Containerization

Author: Peter Boy (pboy) | Creation Date: 2022-02-09 | Last update: 2022-02-09 | Related Fedora Version(s): 34,35

Since some years "Container" are on everyone’s lips. It’s a prominent subject of public dicsussion. Complete operating systems are rebuilt to serve primarily as runtime environments for containers. And in public discussion "container" are mostly equated with "Docker". It is hard to find software that is not at least also offered as a Docker image. And it didn’t take long for the disadvantages of such a monopolization to become apparent, e.g. in the form of serious security risks.

As we learn time and time again, one size does not fit all. A number of the advantages of containerization are widely agreed upon. But the needs and requirements in IT are so diverse that not all of them can be optimally realized by one implementation. Therefore, there are alternative container implementations with different application profiles. And containerization is not always helpful either.

Fedora Server supports and allows several alternatives that can be used depending on the local context and/or user’s requirement profile.

Containerization options in Fedora Server

A common feature of all container systems is the sharing of the host kernel and the use of kernel capabilities (e.g. cnames) to achieve a certain mutual isolation and autonomy.

They differ in implementation, architecture principles, toolset, runtime environment and community. A rough classification is the distinction between "system container" and "application container", roughly determined by the existence and scope of an init system.

Podman

Its characteristics are

  • Application container

  • Security enhancement: no root privileges and no central controlling daemon required

  • Optimized for the interaction of multiple, coordinated containers (a "pod"), each dedicated to a specific task and cooperating with others to accomplish a complex overall task (e.g. customer management with connection to a specific database system). Reinforces the architecture principle: one and only one application per container.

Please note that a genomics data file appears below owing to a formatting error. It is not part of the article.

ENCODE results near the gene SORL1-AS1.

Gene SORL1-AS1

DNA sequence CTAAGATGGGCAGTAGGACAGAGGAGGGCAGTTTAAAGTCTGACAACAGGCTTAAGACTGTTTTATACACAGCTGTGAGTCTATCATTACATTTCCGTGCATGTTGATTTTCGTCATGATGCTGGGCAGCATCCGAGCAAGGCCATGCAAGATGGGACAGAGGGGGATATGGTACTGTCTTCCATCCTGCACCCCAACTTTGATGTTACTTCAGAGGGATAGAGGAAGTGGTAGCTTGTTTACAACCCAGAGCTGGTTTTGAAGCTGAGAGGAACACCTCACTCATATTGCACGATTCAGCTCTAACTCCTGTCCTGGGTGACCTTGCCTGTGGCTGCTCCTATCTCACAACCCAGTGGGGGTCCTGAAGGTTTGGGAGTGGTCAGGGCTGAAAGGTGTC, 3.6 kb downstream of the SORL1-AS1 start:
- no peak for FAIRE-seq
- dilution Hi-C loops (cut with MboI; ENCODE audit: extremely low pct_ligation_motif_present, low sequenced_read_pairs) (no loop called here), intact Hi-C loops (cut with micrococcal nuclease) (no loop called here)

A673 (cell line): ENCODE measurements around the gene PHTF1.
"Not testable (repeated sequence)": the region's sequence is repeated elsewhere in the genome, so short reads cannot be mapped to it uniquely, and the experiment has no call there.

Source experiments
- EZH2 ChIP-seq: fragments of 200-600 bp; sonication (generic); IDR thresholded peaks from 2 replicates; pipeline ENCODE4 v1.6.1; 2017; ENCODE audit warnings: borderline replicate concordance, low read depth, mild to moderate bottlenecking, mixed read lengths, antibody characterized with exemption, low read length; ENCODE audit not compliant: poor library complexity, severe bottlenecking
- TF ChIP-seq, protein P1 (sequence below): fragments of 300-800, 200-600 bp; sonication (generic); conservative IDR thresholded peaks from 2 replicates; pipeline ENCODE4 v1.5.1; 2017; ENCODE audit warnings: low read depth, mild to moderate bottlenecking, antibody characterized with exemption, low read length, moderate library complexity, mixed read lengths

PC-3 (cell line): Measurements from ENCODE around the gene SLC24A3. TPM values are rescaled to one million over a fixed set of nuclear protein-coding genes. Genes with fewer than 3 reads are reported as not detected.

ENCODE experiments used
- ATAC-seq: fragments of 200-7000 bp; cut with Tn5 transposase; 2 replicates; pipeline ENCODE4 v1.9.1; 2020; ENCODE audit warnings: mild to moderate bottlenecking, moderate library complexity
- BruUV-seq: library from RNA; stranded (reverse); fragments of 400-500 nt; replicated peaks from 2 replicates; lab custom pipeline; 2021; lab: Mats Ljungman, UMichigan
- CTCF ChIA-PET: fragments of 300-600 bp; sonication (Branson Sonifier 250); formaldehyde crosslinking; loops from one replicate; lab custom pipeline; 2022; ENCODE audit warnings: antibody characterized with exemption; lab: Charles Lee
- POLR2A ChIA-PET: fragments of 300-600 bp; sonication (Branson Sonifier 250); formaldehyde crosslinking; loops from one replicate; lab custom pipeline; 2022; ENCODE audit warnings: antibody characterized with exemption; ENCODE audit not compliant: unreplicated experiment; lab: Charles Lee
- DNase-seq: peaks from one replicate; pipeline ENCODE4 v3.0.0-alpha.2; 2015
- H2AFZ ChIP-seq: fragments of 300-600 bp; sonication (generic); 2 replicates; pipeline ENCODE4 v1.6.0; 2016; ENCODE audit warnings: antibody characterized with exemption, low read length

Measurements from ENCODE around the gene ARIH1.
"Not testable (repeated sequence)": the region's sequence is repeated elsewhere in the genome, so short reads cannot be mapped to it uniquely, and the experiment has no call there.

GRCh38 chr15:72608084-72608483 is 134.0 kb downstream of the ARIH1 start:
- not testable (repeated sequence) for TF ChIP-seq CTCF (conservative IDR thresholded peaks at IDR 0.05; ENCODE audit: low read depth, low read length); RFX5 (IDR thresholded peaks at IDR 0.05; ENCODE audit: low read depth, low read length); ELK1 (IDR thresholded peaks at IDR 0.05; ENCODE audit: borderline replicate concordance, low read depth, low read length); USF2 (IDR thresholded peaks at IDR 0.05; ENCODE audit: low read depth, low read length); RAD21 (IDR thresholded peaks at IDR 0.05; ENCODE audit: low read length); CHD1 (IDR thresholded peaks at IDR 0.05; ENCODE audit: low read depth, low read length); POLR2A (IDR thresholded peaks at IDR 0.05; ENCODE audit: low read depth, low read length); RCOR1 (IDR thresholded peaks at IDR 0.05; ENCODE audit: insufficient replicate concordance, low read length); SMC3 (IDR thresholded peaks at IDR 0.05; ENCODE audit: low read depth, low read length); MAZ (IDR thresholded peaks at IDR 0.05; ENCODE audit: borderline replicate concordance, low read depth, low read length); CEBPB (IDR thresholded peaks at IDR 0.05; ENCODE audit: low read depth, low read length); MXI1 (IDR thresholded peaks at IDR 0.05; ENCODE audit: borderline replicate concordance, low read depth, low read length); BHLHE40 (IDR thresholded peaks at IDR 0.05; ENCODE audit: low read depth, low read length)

• Binary compatible container image as Docker, mutually usable

  • Free open source software

Podman is natively supported by Fedora Server and the recommended solution for application containers.

Docker

Its characteristics are

  • Application container

  • Dependent on a daemon with ROOT privileges

  • Huge trove of pre-built containers for all sorts of software

  • Mixture of a free community edition and a commercial product

Docker releases it own Community Edition for various distributions. Therefore there is no native support for Fedora Server, but a vendor repository maintained for Fedora.

LXC (libvirt)

Its characteristics are

  • System container, kind of "lightweight virtual machine"

  • Administration of container runtimes supported by Libvirt management routines for virtual machines as well as by Cockpit libvirt module

  • Container runtime solely dependent on kernel capabilities, no own toolset

  • Creation of a container disk image is not considered a task of libvirt, but a matter for the administrator. It includes composing a xml-based descriptor file. Therefore, the toolset is rated as somewhat "rough".

  • Free open source software

Libvirt LXC is natively supported by Fedora Server (via libvirt as default virtualization tool)

LXC (linux containers)

Its characteristics are

  • System container

  • One of the first implementations of containers and the "progenitor" of (meanwhile emancipated) Docker and Podman

  • Complete toolset, container images, community. Its designated successor is LXD (see next).

  • Free open source software

Linux Container’s LXC is natively supported by Fedora Server (in its LTS versions)

LXD (linux containers)

Its characteristics are

  • System container, kind of "lightweight virtual machine"

  • LXC with advanced toolset

  • Complete versatile toolset, including container images and active supportive community.

  • Free open source software

LXD is not natively supported by Fedora Server, but there is a COPR project available, Additionally there is vendor support for Fedora by a third party package manager.

systemd-nspawn container

Its characteristics are

  • System container as a "lightweight virtual machine" and also configurable as a kind of application container (with a stub init system)

  • Toolset highly integrated into systemd system management and thus a strong simplification of administration and maintenance.

  • Both technically stringent and systematic documentation as well as stringent naming and structuring of the toolset, which facilitates administration.

  • Rather new development and currently still somewhat rough SELinux support (so far its weakest point).

  • Free open source software

The systemd-nspawn container is natively supported by Fedora Server.

Linux Vserver

It requires a modified kernel and is not supported by Fedora Server

OpenVZ

It uses a self customized version of RHEL / CentOS and is not supported by Fedora Server

These nice people helped write this page:

Peter Boy, Jan Kuparinen

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